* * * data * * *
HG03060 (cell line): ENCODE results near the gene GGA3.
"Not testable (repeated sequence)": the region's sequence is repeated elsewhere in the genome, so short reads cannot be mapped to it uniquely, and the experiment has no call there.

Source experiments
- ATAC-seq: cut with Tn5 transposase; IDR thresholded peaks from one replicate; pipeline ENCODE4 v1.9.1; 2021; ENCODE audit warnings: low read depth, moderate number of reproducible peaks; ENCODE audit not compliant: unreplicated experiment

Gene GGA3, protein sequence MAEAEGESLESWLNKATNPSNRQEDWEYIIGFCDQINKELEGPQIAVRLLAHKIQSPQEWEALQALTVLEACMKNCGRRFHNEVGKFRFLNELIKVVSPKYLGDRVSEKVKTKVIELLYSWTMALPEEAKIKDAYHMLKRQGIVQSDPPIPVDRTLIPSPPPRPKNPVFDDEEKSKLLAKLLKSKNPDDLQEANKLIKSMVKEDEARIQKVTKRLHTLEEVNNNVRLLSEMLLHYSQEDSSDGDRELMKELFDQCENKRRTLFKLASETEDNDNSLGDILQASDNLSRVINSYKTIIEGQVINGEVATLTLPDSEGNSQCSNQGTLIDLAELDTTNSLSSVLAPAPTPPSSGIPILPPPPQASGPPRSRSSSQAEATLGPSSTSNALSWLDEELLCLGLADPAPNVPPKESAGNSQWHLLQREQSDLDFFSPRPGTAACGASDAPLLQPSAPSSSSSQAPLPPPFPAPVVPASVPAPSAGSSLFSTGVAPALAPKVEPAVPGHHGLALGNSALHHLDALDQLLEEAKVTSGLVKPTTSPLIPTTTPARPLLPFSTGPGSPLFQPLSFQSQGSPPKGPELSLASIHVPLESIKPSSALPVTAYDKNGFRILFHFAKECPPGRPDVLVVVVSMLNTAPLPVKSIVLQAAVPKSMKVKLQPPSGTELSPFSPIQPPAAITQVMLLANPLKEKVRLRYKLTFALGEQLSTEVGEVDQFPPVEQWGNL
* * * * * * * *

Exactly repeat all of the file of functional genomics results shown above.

HG03060 (cell line): ENCODE results near the gene GGA3.
"Not testable (repeated sequence)": the region's sequence is repeated elsewhere in the genome, so short reads cannot be mapped to it uniquely, and the experiment has no call there.

Source experiments
- ATAC-seq: cut with Tn5 transposase; IDR thresholded peaks from one replicate; pipeline ENCODE4 v1.9.1; 2021; ENCODE audit warnings: low read depth, moderate number of reproducible peaks; ENCODE audit not compliant: unreplicated experiment

Gene GGA3, protein sequence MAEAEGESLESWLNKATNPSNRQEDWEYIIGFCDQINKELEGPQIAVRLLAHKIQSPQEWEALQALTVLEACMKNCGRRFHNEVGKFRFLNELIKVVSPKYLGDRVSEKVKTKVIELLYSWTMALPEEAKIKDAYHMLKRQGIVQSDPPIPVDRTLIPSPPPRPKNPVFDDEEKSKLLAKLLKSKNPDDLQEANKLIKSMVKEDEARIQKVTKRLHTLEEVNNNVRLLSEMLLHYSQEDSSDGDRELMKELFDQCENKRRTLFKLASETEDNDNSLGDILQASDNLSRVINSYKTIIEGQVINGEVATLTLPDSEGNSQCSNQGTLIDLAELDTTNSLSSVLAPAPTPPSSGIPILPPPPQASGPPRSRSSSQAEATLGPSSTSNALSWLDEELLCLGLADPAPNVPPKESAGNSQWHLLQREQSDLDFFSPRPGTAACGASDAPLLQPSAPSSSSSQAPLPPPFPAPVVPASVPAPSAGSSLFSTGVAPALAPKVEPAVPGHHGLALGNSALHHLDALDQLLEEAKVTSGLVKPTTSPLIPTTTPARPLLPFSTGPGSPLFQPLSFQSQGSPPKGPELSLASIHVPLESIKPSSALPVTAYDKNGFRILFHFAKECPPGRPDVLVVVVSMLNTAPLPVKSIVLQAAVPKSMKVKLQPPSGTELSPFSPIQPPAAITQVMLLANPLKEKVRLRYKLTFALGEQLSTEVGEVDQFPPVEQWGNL